Success can be enemy of growth. Failing to replicate my early success gave me the time to improve as a writer, a musician, and a man. Failing made me remember why I make music: to share my gifts with others and to connect. Failing made me realize that fame and money are just side-effects of people liking my music, not a separate goal to pursued. Failing gave me time to play the piano...alone...for long periods of time. Failing allowed me to write what Avicii says are the "best songs Mike has ever written." (<-- name drop...sorry).
That's right, since PAGES, I've written a third album that you haven't heard. I won’t tell you the title yet . I've spent the last year recording it. This album is 95% done. I'm currently mixing the record while adding some last minute production to two songs. I have partnered with a new record label, Island Records, and they have been nothing but a dream to work with. I know you have heard me say the words, "album coming soon," many times, so I will not say them again. What I will do is attach a song from this upcoming album here. This song is not available for anyone else. It's a private link for you guys on this list. It's a gift. It's a thank you. You will find this song is among the most honest I've released. I've been writing about the things I'd been scared to write about for years. This motif is consistent throughout the new album.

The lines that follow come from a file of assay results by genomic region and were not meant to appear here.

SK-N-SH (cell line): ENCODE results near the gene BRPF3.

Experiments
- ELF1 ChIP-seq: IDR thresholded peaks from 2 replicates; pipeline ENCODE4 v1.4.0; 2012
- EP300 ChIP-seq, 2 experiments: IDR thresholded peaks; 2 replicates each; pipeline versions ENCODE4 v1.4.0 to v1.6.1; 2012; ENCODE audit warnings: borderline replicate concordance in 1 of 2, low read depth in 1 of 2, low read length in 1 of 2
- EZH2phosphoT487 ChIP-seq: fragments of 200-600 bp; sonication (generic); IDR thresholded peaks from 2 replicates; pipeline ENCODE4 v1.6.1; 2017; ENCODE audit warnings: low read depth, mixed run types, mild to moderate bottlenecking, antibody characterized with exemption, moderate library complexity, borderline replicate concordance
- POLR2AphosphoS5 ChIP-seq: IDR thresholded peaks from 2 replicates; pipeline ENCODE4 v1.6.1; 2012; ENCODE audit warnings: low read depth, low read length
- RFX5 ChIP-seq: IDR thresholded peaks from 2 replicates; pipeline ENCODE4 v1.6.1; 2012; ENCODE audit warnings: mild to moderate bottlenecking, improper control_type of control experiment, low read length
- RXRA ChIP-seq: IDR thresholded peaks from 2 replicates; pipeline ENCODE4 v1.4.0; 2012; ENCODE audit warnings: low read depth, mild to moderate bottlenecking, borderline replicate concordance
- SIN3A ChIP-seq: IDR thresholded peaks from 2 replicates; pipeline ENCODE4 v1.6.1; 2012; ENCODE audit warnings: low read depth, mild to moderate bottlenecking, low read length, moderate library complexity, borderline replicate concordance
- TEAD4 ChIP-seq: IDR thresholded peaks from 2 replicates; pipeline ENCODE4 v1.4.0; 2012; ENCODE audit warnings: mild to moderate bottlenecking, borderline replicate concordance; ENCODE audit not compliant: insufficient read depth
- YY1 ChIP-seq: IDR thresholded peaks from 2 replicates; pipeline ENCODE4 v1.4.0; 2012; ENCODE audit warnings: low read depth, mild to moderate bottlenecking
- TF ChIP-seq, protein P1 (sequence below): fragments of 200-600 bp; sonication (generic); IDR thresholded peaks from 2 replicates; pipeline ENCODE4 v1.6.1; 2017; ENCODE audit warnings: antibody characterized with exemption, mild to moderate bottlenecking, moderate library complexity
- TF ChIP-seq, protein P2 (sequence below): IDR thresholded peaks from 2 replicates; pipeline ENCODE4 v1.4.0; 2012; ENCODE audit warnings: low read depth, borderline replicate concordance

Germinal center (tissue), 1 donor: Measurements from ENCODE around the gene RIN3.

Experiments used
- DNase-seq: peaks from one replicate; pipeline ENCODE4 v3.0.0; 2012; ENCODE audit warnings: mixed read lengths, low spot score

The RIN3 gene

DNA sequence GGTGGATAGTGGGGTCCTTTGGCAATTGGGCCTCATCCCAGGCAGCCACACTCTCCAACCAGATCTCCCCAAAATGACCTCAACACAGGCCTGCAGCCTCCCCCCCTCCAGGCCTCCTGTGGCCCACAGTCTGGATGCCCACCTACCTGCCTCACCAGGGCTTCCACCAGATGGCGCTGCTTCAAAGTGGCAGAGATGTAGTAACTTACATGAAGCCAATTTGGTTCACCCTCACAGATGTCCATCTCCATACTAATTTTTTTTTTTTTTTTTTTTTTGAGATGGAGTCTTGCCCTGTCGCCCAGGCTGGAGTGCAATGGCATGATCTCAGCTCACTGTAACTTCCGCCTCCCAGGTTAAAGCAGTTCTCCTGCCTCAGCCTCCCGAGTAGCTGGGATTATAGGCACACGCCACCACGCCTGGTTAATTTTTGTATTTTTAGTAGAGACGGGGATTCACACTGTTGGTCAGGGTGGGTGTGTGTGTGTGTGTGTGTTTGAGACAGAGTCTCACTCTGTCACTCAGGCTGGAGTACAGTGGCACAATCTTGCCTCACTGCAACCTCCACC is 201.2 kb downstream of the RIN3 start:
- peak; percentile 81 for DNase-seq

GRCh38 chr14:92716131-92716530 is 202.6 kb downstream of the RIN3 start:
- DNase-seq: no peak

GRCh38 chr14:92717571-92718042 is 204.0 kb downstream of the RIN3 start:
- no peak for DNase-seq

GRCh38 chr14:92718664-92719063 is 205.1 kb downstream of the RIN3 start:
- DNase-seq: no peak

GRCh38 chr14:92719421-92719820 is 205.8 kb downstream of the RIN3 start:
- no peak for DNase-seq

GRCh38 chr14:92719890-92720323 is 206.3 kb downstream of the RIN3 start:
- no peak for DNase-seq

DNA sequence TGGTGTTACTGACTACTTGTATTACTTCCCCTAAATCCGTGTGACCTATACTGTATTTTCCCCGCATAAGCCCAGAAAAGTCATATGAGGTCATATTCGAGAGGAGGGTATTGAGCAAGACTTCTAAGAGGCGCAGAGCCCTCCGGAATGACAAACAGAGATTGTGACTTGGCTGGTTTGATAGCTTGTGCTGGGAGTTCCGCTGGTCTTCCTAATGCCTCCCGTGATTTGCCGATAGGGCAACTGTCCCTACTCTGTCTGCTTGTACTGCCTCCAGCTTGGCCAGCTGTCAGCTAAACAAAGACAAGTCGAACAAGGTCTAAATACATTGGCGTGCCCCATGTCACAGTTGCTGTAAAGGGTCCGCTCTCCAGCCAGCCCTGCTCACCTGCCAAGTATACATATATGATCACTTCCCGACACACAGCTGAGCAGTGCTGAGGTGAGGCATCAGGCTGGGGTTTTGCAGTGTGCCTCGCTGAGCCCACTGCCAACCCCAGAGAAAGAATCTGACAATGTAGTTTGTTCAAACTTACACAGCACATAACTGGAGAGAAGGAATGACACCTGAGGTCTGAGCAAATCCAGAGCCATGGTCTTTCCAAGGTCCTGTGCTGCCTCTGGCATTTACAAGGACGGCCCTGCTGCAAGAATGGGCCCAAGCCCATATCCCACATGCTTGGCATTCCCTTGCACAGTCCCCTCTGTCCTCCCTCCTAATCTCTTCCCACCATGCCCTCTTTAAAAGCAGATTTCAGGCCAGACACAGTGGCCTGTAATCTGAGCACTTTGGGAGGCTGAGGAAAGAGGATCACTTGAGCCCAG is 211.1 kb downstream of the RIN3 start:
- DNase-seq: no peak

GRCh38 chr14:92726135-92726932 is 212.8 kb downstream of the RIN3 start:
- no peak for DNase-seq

This brings us to the present day. I am happy. I am in LA. I just got off the phone with Big Sean who gave me some girl advice (<-- another name drop...sorry). I am late to a Damien Rice concert at the Greek Theatre. I hope this has brought some light to my situation, but also to some of the difficulties that many artists face today. I very much appreciate you supporting my music. All artists need patrons. That’s what you are.
Last Edit: May 26, 2015 8:55:03 GMT -5 by newpower99
Post by White Sexist on May 26, 2015 9:25:48 GMT -5
Alright. After sifting through these tl;drs, I have come to the conclusion that he has a slight (but very detectable) air of narcissism that is making it harder and harder for me to root for him. In the end though, it won't matter. He is going to release more music that the general public won't buy outside of a hot single, if he can manage that.
The impossible irony of my latest hit song has become hard to ignore...at least for me .
How can a song all about struggling with the afterglow of fame, thrust someone into fame? How can a lyric like, “I’m just a singer who already blew his shot,” give a singer another shot? I don’t know …but it’s funny.
And that’s exactly what’s happening with my song, “I Took a Pill in Ibiza”. To add to the irony, the talented Norwegian duo Seeb remixed and re-appropriated the song into an Ibiza-worthy club anthem. How can a song with depressing lyrics like “I took a pill in Ibiza to show Avicii I was cool, and when I finally got sober felt ten years older,” be the soundtrack to partygoer’s tequila shots and sparkler-draped champagne bottle delivery?
I don’t know …but it’s funny.
As the remix’s popularity increases, I read more messages online of people saying things like: